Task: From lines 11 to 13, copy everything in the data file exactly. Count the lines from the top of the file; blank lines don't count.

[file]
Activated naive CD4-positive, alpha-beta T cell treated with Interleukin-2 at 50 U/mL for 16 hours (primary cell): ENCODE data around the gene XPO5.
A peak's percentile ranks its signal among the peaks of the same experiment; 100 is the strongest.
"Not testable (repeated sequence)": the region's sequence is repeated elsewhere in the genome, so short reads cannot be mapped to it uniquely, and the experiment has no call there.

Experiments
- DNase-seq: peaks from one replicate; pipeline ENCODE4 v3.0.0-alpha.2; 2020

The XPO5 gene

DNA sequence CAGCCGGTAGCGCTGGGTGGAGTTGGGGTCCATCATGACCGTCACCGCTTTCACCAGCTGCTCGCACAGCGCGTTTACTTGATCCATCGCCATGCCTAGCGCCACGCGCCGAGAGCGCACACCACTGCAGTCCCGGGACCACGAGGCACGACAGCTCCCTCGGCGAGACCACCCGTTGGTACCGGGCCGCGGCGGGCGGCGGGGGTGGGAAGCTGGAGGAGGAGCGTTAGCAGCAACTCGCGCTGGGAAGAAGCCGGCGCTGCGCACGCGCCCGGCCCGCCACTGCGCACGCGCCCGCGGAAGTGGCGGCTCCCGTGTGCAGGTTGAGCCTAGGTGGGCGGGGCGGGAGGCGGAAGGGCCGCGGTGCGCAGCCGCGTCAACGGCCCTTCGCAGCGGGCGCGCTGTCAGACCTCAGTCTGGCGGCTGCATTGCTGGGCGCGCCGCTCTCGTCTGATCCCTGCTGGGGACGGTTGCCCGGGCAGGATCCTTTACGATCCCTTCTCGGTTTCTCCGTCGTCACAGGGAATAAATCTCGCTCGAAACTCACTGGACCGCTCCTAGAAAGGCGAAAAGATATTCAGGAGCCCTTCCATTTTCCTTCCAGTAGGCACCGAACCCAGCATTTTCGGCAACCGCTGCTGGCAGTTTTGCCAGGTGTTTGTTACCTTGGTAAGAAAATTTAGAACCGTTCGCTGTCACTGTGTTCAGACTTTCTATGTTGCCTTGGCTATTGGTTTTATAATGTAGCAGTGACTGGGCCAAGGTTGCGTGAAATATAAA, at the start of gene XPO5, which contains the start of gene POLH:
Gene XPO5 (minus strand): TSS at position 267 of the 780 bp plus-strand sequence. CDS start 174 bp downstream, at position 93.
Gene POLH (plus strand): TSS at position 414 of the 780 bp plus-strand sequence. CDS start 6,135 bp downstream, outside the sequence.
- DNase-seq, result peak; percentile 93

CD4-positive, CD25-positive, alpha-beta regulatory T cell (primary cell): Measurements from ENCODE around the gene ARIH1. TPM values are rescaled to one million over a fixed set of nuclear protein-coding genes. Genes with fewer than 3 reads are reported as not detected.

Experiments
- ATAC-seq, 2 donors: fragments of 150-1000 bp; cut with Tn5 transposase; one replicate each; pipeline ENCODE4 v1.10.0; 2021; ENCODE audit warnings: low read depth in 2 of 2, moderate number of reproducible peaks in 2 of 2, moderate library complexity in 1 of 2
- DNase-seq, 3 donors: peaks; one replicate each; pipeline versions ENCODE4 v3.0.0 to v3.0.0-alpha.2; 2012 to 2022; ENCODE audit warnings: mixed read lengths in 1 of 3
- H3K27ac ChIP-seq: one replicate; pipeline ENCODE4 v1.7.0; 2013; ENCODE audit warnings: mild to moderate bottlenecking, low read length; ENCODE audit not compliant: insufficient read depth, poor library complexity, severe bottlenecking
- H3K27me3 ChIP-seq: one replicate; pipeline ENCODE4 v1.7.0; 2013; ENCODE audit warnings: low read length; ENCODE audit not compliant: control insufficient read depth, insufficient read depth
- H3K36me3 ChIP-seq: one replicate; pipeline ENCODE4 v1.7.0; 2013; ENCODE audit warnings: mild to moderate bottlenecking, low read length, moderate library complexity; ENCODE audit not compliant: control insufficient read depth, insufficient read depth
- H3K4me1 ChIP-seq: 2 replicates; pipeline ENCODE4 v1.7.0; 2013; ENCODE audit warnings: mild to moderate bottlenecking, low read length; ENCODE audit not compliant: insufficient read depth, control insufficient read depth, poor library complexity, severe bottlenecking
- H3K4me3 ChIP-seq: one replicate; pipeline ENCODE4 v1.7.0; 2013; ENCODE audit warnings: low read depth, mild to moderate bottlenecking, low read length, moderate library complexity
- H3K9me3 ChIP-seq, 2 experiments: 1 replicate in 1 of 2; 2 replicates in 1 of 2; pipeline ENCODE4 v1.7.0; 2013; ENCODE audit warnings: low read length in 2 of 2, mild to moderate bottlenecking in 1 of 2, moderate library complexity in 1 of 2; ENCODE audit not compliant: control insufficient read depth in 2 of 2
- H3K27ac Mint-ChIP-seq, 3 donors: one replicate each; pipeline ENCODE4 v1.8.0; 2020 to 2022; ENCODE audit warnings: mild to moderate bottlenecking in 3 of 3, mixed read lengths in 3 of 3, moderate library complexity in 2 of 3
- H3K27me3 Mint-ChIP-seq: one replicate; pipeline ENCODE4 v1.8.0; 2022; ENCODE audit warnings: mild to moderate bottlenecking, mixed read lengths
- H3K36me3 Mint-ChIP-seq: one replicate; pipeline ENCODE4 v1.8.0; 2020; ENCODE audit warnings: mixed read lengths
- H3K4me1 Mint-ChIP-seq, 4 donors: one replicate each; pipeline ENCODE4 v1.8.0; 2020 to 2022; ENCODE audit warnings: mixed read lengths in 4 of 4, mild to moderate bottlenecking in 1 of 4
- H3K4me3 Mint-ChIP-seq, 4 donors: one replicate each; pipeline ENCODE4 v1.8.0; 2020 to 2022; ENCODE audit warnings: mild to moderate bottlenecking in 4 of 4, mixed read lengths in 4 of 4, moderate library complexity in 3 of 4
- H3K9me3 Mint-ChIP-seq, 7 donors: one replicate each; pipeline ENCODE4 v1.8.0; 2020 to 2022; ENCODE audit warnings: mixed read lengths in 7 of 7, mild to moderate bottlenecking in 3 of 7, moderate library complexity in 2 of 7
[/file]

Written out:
CD4-positive, CD25-positive, alpha-beta regulatory T cell (primary cell): Measurements from ENCODE around the gene ARIH1. TPM values are rescaled to one million over a fixed set of nuclear protein-coding genes. Genes with fewer than 3 reads are reported as not detected.

Experiments
- ATAC-seq, 2 donors: fragments of 150-1000 bp; cut with Tn5 transposase; one replicate each; pipeline ENCODE4 v1.10.0; 2021; ENCODE audit warnings: low read depth in 2 of 2, moderate number of reproducible peaks in 2 of 2, moderate library complexity in 1 of 2